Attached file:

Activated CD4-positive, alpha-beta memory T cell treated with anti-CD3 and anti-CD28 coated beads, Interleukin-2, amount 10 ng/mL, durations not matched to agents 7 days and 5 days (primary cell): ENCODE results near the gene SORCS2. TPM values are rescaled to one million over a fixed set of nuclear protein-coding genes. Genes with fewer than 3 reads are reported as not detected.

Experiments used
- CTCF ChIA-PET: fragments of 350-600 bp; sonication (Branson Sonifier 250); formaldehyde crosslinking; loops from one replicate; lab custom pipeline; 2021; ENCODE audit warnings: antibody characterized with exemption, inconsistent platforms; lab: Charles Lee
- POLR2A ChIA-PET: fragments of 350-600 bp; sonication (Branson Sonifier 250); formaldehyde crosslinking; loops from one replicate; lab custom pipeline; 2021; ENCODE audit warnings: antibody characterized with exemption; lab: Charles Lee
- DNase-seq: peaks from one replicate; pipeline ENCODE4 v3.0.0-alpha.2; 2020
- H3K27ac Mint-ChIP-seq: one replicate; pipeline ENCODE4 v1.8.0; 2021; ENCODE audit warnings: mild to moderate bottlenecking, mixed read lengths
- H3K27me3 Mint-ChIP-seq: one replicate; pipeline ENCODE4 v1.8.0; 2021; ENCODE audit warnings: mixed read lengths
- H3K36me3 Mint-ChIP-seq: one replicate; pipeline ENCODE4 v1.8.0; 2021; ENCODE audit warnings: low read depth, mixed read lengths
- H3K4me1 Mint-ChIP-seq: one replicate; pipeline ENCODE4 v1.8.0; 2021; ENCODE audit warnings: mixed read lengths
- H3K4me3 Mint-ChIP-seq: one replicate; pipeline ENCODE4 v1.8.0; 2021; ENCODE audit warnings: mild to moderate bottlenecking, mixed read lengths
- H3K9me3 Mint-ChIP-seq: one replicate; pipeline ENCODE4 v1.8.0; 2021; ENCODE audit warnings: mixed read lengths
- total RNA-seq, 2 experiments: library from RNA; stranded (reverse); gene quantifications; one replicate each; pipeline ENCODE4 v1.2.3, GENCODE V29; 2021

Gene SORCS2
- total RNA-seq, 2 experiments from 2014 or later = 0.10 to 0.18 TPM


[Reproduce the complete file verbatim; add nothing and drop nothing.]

Activated CD4-positive, alpha-beta memory T cell treated with anti-CD3 and anti-CD28 coated beads, Interleukin-2, amount 10 ng/mL, durations not matched to agents 7 days and 5 days (primary cell): ENCODE results near the gene SORCS2. TPM values are rescaled to one million over a fixed set of nuclear protein-coding genes. Genes with fewer than 3 reads are reported as not detected.

Experiments used
- CTCF ChIA-PET: fragments of 350-600 bp; sonication (Branson Sonifier 250); formaldehyde crosslinking; loops from one replicate; lab custom pipeline; 2021; ENCODE audit warnings: antibody characterized with exemption, inconsistent platforms; lab: Charles Lee
- POLR2A ChIA-PET: fragments of 350-600 bp; sonication (Branson Sonifier 250); formaldehyde crosslinking; loops from one replicate; lab custom pipeline; 2021; ENCODE audit warnings: antibody characterized with exemption; lab: Charles Lee
- DNase-seq: peaks from one replicate; pipeline ENCODE4 v3.0.0-alpha.2; 2020
- H3K27ac Mint-ChIP-seq: one replicate; pipeline ENCODE4 v1.8.0; 2021; ENCODE audit warnings: mild to moderate bottlenecking, mixed read lengths
- H3K27me3 Mint-ChIP-seq: one replicate; pipeline ENCODE4 v1.8.0; 2021; ENCODE audit warnings: mixed read lengths
- H3K36me3 Mint-ChIP-seq: one replicate; pipeline ENCODE4 v1.8.0; 2021; ENCODE audit warnings: low read depth, mixed read lengths
- H3K4me1 Mint-ChIP-seq: one replicate; pipeline ENCODE4 v1.8.0; 2021; ENCODE audit warnings: mixed read lengths
- H3K4me3 Mint-ChIP-seq: one replicate; pipeline ENCODE4 v1.8.0; 2021; ENCODE audit warnings: mild to moderate bottlenecking, mixed read lengths
- H3K9me3 Mint-ChIP-seq: one replicate; pipeline ENCODE4 v1.8.0; 2021; ENCODE audit warnings: mixed read lengths
- total RNA-seq, 2 experiments: library from RNA; stranded (reverse); gene quantifications; one replicate each; pipeline ENCODE4 v1.2.3, GENCODE V29; 2021

Gene SORCS2
- total RNA-seq, 2 experiments from 2014 or later = 0.10 to 0.18 TPM